Indigenous people on frontlines of deadly fight for the Amazon and their homes

Forest defender Paulo Paulino Guajajara was shot dead days ago by suspected illegal loggers.

Paulo Paulino Guajajara. Photo: Patrick Raynaud

Nation to Nation
Forest defender Paulo Paulino Guajajara was shot dead several days ago by suspected illegal loggers in what has pitted Indigenous people against just about everyone trying to make a buck in the Brazilian Amazon.

But Guajajara’s death shows protecting their territory can come at the highest price as he was shot in the face and his cousin wounded during an “ambush” in the Araribóia Indigenous territory of the Amazon.

It’s essentially put Indigenous people on the frontlines in this deadly fight.

Watch the full episode of APTN Nation To Nation.

“They are defending vast forests in the Amazon from a range of illegal actors, militias, including loggers but also land grabbers, miners,” said Christian Poirier, a program director with Amazon Watch, an advocacy group raising awareness of the ongoing issues in the world’s most prominent rainforest.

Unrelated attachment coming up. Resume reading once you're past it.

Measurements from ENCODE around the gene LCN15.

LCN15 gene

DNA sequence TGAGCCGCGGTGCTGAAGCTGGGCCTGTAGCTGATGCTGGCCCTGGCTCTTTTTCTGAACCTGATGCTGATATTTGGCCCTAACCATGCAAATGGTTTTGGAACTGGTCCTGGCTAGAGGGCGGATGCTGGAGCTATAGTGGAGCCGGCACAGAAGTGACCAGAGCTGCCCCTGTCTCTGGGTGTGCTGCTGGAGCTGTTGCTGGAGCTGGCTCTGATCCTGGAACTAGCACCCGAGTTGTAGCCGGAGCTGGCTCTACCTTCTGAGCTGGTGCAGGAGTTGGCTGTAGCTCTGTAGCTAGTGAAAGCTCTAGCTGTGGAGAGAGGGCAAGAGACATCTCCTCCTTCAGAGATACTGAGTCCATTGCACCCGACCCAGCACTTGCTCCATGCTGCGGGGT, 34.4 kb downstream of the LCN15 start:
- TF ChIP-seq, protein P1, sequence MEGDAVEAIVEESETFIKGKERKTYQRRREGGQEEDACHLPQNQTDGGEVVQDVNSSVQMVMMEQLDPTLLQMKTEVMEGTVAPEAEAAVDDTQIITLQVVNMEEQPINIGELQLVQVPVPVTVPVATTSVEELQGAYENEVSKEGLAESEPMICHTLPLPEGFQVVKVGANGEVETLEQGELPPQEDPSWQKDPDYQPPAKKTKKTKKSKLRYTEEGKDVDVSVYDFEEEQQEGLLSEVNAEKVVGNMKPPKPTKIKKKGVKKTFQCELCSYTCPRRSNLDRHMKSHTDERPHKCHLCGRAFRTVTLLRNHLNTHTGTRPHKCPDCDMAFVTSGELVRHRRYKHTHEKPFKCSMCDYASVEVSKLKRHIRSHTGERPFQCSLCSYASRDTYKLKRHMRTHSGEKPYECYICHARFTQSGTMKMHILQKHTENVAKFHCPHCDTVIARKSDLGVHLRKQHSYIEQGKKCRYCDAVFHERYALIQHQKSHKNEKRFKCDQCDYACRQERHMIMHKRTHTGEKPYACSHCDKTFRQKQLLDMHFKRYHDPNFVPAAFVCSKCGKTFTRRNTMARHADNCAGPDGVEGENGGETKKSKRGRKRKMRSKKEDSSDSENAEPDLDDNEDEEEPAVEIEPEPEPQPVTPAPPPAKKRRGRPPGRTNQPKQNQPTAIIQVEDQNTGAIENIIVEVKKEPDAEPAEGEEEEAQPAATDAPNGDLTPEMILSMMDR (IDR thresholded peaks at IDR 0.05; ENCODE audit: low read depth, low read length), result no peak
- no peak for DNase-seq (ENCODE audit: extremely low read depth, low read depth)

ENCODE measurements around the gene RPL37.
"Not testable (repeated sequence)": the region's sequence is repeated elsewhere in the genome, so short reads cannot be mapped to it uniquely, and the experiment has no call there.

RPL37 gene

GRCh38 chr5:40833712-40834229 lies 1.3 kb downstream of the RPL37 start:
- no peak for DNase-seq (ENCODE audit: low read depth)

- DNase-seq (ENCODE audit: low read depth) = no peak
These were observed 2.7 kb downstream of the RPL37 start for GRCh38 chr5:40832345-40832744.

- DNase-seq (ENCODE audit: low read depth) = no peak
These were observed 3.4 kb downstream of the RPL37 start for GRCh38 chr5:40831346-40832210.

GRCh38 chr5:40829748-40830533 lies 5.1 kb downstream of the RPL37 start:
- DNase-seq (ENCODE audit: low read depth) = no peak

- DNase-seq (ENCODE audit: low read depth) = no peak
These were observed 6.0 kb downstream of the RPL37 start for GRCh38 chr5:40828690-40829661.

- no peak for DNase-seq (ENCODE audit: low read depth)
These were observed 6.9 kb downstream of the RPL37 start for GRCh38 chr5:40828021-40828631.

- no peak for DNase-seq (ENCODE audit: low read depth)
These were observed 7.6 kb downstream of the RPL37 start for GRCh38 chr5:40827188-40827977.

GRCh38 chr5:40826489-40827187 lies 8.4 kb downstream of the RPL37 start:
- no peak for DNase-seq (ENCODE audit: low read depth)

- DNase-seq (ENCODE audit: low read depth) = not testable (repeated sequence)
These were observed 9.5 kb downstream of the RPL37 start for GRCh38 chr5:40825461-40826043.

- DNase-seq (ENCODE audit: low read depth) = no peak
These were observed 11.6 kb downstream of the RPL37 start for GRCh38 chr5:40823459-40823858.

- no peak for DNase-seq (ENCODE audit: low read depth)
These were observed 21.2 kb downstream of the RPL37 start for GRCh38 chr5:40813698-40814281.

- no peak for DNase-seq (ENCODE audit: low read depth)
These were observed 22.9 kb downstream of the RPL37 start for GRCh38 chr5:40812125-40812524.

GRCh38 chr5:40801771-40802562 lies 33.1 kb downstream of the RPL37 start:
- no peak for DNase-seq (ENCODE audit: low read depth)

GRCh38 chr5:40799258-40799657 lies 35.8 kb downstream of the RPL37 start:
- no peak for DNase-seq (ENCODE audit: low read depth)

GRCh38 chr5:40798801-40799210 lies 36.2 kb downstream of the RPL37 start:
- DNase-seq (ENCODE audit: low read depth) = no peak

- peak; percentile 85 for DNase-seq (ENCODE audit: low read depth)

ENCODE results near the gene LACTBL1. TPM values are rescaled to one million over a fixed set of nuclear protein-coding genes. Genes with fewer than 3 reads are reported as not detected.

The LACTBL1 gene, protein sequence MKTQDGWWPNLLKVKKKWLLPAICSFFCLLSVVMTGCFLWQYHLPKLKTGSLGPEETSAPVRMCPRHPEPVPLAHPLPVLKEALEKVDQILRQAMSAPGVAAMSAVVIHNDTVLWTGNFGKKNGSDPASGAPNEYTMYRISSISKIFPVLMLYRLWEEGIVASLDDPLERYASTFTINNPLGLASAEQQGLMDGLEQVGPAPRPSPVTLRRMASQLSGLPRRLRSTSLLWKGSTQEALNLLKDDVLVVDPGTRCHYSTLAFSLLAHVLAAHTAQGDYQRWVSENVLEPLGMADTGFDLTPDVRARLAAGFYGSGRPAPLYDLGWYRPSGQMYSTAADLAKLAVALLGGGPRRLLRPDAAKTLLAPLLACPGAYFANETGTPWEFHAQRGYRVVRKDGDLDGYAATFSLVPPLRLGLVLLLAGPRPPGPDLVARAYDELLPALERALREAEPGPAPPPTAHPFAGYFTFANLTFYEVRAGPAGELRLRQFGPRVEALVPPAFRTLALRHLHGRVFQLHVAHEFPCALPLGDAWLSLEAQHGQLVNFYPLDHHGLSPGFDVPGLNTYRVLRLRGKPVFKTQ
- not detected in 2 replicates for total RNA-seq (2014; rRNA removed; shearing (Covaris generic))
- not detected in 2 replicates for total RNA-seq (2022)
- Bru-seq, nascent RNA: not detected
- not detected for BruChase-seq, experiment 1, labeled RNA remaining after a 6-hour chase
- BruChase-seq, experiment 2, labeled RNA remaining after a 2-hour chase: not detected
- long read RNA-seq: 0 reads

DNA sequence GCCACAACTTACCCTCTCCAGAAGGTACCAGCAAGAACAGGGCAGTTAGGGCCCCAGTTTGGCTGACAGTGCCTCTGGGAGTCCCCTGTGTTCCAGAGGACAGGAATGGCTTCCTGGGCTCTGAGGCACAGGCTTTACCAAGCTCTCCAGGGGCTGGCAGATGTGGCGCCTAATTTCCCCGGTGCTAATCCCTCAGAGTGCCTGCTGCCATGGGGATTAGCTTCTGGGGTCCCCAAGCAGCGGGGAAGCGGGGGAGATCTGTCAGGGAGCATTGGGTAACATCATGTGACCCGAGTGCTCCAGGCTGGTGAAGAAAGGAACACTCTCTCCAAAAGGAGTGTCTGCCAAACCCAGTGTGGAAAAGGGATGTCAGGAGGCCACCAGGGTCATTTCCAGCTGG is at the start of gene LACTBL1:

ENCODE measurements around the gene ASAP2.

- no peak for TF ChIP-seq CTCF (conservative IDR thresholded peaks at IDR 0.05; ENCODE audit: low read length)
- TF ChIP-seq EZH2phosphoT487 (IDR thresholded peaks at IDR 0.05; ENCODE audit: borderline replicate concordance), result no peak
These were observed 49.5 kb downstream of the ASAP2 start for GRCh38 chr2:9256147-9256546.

“So it’s truly a crisis.”

Catch Poirier’s full interview with host Todd Lamirande on Nation to Nation tonight.

Nation to Nation also looks at the legacy of Elizabeth May, who stepped down as leader of the federal Green party earlier this week.

“She never let up and that was her real strength behind her advocacy,” said Pitseolak Pfeifer, consultant and owner of Inuit Solutions.

As well, with Parliament set to resume in a few weeks there’s one matter that fell short in Justin Trudeau’s last term – Bill C-262 or the UNDRIP bill.

“It just required Senate approval for it to get royal assent. It was quite disheartening and it could leave a very bad taste in the mouths of Indigenous people,” said Veldon Coburn, an assistant professor of Indigenous studies at the University of Ottawa.

[email protected]